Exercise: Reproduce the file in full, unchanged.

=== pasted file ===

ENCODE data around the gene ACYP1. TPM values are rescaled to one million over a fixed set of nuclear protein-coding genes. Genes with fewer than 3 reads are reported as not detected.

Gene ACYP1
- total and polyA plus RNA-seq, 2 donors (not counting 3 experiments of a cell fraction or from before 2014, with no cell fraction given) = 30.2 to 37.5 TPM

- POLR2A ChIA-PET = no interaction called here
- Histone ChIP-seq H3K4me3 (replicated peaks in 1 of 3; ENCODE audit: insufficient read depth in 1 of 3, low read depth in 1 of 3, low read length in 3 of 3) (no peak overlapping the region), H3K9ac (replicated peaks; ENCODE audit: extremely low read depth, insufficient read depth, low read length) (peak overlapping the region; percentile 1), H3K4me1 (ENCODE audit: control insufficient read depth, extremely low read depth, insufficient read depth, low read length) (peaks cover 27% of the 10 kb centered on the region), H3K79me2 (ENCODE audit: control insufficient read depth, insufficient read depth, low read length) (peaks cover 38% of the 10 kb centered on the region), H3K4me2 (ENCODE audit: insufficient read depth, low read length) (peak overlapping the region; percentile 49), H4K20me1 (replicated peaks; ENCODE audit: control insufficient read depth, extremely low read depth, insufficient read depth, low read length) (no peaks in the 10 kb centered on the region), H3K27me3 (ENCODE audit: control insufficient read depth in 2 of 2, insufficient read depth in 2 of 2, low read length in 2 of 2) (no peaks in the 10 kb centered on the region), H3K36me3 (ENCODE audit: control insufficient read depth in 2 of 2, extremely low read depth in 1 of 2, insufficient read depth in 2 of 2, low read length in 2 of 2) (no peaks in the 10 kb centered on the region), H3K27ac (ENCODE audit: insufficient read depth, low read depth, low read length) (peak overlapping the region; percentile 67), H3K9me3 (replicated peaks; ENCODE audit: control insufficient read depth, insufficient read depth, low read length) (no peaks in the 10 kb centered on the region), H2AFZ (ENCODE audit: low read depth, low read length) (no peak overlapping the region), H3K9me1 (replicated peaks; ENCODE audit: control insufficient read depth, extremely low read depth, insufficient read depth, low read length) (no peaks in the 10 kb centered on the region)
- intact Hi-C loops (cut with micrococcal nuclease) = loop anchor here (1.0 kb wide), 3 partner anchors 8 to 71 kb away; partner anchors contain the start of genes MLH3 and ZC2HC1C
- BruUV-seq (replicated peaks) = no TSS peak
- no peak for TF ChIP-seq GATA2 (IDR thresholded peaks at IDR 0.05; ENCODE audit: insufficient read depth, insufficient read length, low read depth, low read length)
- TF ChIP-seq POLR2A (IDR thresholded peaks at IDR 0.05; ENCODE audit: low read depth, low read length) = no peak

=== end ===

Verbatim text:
ENCODE data around the gene ACYP1. TPM values are rescaled to one million over a fixed set of nuclear protein-coding genes. Genes with fewer than 3 reads are reported as not detected.

Gene ACYP1
- total and polyA plus RNA-seq, 2 donors (not counting 3 experiments of a cell fraction or from before 2014, with no cell fraction given) = 30.2 to 37.5 TPM

- POLR2A ChIA-PET = no interaction called here
- Histone ChIP-seq H3K4me3 (replicated peaks in 1 of 3; ENCODE audit: insufficient read depth in 1 of 3, low read depth in 1 of 3, low read length in 3 of 3) (no peak overlapping the region), H3K9ac (replicated peaks; ENCODE audit: extremely low read depth, insufficient read depth, low read length) (peak overlapping the region; percentile 1), H3K4me1 (ENCODE audit: control insufficient read depth, extremely low read depth, insufficient read depth, low read length) (peaks cover 27% of the 10 kb centered on the region), H3K79me2 (ENCODE audit: control insufficient read depth, insufficient read depth, low read length) (peaks cover 38% of the 10 kb centered on the region), H3K4me2 (ENCODE audit: insufficient read depth, low read length) (peak overlapping the region; percentile 49), H4K20me1 (replicated peaks; ENCODE audit: control insufficient read depth, extremely low read depth, insufficient read depth, low read length) (no peaks in the 10 kb centered on the region), H3K27me3 (ENCODE audit: control insufficient read depth in 2 of 2, insufficient read depth in 2 of 2, low read length in 2 of 2) (no peaks in the 10 kb centered on the region), H3K36me3 (ENCODE audit: control insufficient read depth in 2 of 2, extremely low read depth in 1 of 2, insufficient read depth in 2 of 2, low read length in 2 of 2) (no peaks in the 10 kb centered on the region), H3K27ac (ENCODE audit: insufficient read depth, low read depth, low read length) (peak overlapping the region; percentile 67), H3K9me3 (replicated peaks; ENCODE audit: control insufficient read depth, insufficient read depth, low read length) (no peaks in the 10 kb centered on the region), H2AFZ (ENCODE audit: low read depth, low read length) (no peak overlapping the region), H3K9me1 (replicated peaks; ENCODE audit: control insufficient read depth, extremely low read depth, insufficient read depth, low read length) (no peaks in the 10 kb centered on the region)
- intact Hi-C loops (cut with micrococcal nuclease) = loop anchor here (1.0 kb wide), 3 partner anchors 8 to 71 kb away; partner anchors contain the start of genes MLH3 and ZC2HC1C
- BruUV-seq (replicated peaks) = no TSS peak
- no peak for TF ChIP-seq GATA2 (IDR thresholded peaks at IDR 0.05; ENCODE audit: insufficient read depth, insufficient read length, low read depth, low read length)
- TF ChIP-seq POLR2A (IDR thresholded peaks at IDR 0.05; ENCODE audit: low read depth, low read length) = no peak